Economics, therefore, under modern conditions, is not only a subject which may usefully occupy the attention of a leisured class of scientific men.
- From Wetzlar he moved to Aschaffenburg, Louis at the same time keeping back, for the intended conquest of Franche-Comte, many soldiers who would have been more usefully employed in Germany.
Clarke, when he, as superintendent of the Royal Carriage Factory, had brought gun mountings to such a pitch of perfection that it could be usefully employed.
Religious denomination, another of the general subjects suggested, is of considerably more importance in some countries than in others, and the same may be said of nationality, which is often usefully supplemented by the return of mother-tongue.
His work is usefully supplemented by the narrative (La Prise de Constantinople) of On the bibliography of the Second Crusade see Kugler, Studien zur Geschichte des zweiten Kreuzzuges (Stuttgart, 1866).
Other works which may usefully be consulted are the Journals of John Woolman, Stephen Grellet and Elizabeth Fry; also The First Publishers of Truth, a reprint of contemporary accounts of the rise of Quakerism in various districts.
That it does not involve anxiety or excitement, that it is comparatively inert and compatible with the entire absence of the sensuous element - it is generally and usefully distinguished from passion.
In addition to these, there are cases in which letters can usefully be employed for general arithmetical reasoning.
It appears that with soils which are not rich in humus or not deficient in lime, calcium cyanamide is almost as good, nitrogen for nitrogen, as ammonium sulphate or sodium nitrate; but it is of doubtful value with peaty soils or soils containing little lime, nor is it usefully available as a top-dressing or for storing.
No class has developed more usefully than the historical, among them being: Bollettino dell' instituto storico italiano (1886); Nuovo archivio veneto (1890); Rivista di storia antica e scienze affini (1895); Rivista storica italiana (1884).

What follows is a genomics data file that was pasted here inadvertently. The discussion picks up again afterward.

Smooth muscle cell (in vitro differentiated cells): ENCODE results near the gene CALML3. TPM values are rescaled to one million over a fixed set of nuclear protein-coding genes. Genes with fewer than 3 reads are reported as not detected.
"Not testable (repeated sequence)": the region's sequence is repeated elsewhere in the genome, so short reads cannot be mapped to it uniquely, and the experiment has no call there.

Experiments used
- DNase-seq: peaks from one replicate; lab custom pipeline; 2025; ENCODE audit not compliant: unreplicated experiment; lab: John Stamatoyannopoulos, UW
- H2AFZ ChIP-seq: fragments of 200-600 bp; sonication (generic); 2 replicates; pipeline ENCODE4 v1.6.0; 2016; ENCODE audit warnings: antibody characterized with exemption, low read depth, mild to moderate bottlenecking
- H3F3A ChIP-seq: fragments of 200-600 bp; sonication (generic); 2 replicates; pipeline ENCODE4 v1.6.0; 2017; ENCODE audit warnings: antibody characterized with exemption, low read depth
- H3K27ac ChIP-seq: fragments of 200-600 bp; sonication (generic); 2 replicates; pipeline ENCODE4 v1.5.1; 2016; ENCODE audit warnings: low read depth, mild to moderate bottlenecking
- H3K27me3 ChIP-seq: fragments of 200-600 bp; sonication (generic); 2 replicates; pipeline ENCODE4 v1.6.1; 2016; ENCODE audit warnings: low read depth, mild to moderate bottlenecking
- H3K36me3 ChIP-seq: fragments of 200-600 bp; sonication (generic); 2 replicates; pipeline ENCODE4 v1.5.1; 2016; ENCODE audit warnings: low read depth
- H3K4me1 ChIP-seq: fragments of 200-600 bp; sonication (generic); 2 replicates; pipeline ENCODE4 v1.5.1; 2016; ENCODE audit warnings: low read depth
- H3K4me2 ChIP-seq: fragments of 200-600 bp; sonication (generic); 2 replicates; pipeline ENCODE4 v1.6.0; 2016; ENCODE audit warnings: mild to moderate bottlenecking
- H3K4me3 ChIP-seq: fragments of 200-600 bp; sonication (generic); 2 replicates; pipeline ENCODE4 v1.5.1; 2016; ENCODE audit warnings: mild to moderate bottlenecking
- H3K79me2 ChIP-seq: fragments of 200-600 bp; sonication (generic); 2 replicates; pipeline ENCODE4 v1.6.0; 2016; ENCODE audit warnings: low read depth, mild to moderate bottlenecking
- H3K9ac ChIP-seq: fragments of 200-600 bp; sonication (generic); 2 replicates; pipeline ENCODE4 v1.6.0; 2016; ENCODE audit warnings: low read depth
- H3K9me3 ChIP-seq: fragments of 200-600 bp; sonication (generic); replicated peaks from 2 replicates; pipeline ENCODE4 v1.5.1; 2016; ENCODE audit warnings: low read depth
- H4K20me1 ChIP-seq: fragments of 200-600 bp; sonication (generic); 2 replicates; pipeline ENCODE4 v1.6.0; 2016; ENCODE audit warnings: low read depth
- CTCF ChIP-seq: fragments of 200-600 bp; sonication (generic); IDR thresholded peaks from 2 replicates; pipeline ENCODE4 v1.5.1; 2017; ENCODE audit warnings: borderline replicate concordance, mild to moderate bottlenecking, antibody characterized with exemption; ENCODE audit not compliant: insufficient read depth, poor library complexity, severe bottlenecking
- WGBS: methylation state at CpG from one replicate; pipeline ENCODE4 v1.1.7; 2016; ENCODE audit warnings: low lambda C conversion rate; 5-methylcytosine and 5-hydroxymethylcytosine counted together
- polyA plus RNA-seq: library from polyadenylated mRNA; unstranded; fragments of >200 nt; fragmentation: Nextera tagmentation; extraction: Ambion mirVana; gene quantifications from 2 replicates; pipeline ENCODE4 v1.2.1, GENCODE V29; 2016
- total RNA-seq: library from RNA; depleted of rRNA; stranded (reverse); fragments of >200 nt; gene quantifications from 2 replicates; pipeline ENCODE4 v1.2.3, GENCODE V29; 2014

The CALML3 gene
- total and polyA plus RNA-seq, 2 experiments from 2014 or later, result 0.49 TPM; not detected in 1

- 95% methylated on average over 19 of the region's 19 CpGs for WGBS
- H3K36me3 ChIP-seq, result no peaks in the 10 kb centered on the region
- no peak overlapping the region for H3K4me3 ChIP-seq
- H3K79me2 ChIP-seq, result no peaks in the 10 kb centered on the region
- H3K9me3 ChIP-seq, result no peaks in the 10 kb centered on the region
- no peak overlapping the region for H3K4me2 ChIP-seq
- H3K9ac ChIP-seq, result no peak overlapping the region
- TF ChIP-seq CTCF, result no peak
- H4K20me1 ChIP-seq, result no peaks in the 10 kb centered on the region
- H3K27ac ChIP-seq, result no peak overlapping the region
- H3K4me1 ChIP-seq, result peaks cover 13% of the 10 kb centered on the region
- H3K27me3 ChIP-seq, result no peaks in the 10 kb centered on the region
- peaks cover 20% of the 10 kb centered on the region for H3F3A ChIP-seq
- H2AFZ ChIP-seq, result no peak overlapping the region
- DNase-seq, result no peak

Fourier's theorem can also be usefully applied to the disturbance of a source of sound under certain conditions.
Cast iron is, generically, iron containing so much carbon (2.20% or more) or its equivalent that it is not usefully malleable at any temperature.
Deficits can be transferred to the capital account, and the country's resources employed most usefully by repaying liabilities contracted in times of extreme need.
Ostensibly a solemn revenge for the burning of Greek temples by Xerxes, it has been justified as a symbolical act calculated to impress usefully the imagination of the East, and condemned as a senseless and vainglorious work of destruction.
Bjerknes have been usefully applied in many cases, but they cannot take the place of direct observations of currents and of the fundamental processes and conditions underlying them.
In bronchitis with profuse expectoration the use of morphine is particularly dangerous, as it is likely to check the cough so necessary for getting rid of the secretion, but in the converse condition it usefully allays the harassing cough by diminishing the excitability of the respiratory centre.
The state, for instance, could perhaps more usefully engage in some great works, such as establishing reservoirs of water for the use of town populations on a systematic plan, or making a tunnel under one of the channels between Ireland and Great Britain, or a sea-canal across Scotland between the Clyde and the Forth, or purchasing land from Irish landlords and transferring it to tenants, than allow money to fructify or not fructify, as the case may be, in the pockets of individuals.
In his progressive policy Sagasta was actively and usefully supported by the chief of the moderate Republicans, Emilio Castelar, who recommended his partisans to vote with the Liberal party, because he confessed that bitter experience had taught him that liberties and rights were better attained and made stable by pacific evolution than by revolution.
In many cases the purification by means of sulphuric acid, invented and patented by Charles Gower in 1792 (frequently ascribed to Thenard), is still usefully applied.